Nebraska Summer

This is my third summer living in New York City, and I have to say I’ve generally gotten used to it. But my heart and love will always lie in the warm Nebraska summers. My first experience of the sweltering garbage-scented city prompted the following vignette of why the season can only be fully enjoyed in my home state.

I’m a confusing, mixed up conglomeration of country and city. I know I can’t be the only person in the world that feels this way, but i do think that my circumstance is rare and getting rarer as the rural fades into the distance. Even in the country nowadays, you don’t always find people canning, making homemade tomato juice, sewing, doing all of their own (extensive) yard work, building porches and the like. Such word conjure up the image of an Amish community, not for those who can drive to the store and buy canned products for much less time and effort.

This summer doesn’t feel like summer, because I don’t have any of that.

I have a subway that smells like pigeon shit mixed with human urine, only accessible by means of the stuffiest and longest elevator ride imaginable. I have oppressive humidity that can only be escaped in cold showers or Starbucks. I have over-priced organic farmers market kale and arugula.

But I miss catching (or being scared of) lightning bugs and the never-ending itch of a chigger bite covered in clear nail polish. I’d trade those for roaches and the weird bugs that infest my sink any day. I miss the smell of bug spray and the sound of cicadas at dusk. I miss it even though when I was little I was convinced it was the sound of rattlesnakes.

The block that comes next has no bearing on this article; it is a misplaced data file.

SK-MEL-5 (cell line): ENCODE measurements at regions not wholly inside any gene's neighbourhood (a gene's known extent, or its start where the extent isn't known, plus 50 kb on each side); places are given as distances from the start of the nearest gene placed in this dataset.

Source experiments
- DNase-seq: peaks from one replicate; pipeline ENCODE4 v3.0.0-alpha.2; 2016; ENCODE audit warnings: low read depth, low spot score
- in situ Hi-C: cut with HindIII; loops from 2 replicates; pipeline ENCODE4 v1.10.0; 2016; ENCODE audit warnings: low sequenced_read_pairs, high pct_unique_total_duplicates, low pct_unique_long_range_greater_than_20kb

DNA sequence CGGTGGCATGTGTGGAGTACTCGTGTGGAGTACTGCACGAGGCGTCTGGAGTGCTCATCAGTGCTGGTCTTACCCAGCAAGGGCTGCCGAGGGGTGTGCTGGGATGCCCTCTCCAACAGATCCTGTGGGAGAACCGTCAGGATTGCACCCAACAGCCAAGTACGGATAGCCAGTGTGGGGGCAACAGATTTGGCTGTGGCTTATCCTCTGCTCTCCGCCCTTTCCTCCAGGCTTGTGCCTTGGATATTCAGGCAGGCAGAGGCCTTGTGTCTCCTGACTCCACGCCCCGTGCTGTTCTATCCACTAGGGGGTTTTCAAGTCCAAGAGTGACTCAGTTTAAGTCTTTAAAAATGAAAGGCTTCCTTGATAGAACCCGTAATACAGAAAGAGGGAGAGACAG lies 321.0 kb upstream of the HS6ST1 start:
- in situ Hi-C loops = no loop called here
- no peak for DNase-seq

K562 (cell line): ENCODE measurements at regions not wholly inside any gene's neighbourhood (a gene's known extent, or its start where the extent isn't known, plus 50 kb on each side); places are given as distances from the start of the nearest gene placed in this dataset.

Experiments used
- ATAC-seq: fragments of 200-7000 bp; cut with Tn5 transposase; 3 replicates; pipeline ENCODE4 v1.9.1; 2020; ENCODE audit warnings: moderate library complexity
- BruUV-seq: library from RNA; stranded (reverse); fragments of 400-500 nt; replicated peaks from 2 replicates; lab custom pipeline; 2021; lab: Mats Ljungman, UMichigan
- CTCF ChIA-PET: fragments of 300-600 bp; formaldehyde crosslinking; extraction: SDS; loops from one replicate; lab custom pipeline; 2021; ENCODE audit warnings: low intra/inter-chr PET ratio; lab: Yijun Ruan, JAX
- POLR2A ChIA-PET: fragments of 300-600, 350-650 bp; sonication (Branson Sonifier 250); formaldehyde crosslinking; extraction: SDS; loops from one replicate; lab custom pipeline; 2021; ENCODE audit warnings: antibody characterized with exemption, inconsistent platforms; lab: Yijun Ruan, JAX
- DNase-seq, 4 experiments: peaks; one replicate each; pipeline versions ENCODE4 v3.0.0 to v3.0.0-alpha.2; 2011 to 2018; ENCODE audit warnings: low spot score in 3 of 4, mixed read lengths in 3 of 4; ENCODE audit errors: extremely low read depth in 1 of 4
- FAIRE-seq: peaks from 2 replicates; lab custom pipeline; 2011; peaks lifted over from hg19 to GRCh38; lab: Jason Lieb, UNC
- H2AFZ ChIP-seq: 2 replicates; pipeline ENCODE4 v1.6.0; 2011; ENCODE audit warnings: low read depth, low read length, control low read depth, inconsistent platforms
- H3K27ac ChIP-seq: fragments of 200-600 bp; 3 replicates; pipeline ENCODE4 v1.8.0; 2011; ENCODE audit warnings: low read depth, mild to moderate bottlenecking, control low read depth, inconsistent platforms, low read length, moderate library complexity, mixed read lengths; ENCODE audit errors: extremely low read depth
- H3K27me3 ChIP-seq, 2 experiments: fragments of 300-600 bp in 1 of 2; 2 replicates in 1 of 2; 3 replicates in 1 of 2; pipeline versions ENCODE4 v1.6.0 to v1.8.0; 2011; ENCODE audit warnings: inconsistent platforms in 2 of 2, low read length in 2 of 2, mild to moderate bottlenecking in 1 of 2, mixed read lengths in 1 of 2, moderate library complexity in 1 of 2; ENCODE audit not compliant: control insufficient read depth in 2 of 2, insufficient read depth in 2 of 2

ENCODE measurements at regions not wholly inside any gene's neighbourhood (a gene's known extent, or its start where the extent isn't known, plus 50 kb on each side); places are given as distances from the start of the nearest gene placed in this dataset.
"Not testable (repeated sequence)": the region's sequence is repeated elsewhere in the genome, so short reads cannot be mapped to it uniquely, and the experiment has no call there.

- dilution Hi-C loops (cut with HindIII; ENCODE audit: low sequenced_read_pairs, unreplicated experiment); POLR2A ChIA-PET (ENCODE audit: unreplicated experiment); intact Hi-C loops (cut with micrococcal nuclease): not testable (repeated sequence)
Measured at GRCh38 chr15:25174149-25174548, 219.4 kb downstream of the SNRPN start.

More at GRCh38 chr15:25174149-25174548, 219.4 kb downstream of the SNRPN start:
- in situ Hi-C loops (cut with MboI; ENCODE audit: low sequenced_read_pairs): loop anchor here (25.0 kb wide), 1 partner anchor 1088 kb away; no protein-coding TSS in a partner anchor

I miss lake days at our pretend “beach” and that disgusting squish of lake mud between my toes. I miss that time I accidentally stepped on an underwater frog and ran for my life. I miss running through fields barefoot, only to learn too late that that particular bit of grass had served as a goose bathroom too recently. There is nothing like the smell of goose shit.

There’s nothing like skinny dipping — jumping off the pier, a little tipsy off of the classic Mike’s Hard Lemonade we snuck on our camping trip, or slipping down the rocks into the shallower sections. I miss swimming in the disgusting lake water, bare and buzzed and smiling while my best friend floats around me, noting the poeticism of the calm waters and full moon just overhead. I miss the feeling that summer, despite the long days, was the most alive at night.

I miss my grandma telling me to “be sure to wash the veggies before you eat them,” although I never did. The juiciness of the peach too tempting to wait the 4 seconds it would take to run it under water. I miss the annual shock at how much sugar is really in a batch of jam, and the taste of the warm sticky sugared fruit that was left behind on the wooden spoon. I miss my grandma’s crock pickles, and my odd method of biting into them and milking them for every last little bit of brine left inside them before chomping away. The taste of dill strong as my dad, best friend, and I sit on the porch swing, talking and cracking jokes during a thunderstorm. The porch swing creaking as the smell of ozone permeates the air. The muted streets pierced by the sirens breaking through the post-storm calmly pattering rain.

I miss the crunch of small town roads and being terrified all over again while riding the ATV between my grandparents’ houses.

I miss the eternal struggle to build a bonfire and the pride when it finally works. The crackle and the nose-crinkling smell when someone throws their trash on the fire. The smell of honey cigars mixing with it all, a layer of sickly-sweet sugar over it all.

I miss the thrill of using the bathroom behind a bush and pressing Xs into mosquito bites with my nail, to no avail. Eating so much cucumber salad and cantaloupe that I don’t want to even think about it ever again (until next year).

Summer outside of Nebraska doesn’t quite feel like summer. Even the parks feel constructed. What I wouldn’t give to lay in a field or on my friend’s driveway, listening to nature as the sun sets. To lay too close to a bumblebee’s nest. To realize that I’m not above or greater than nature. That I’m just a part, trying to eke out a life.

There are days I think that I could live in this city forever. What if that’s a life I have to leave behind in order to live here? They can’t be separate. I won’t let it.

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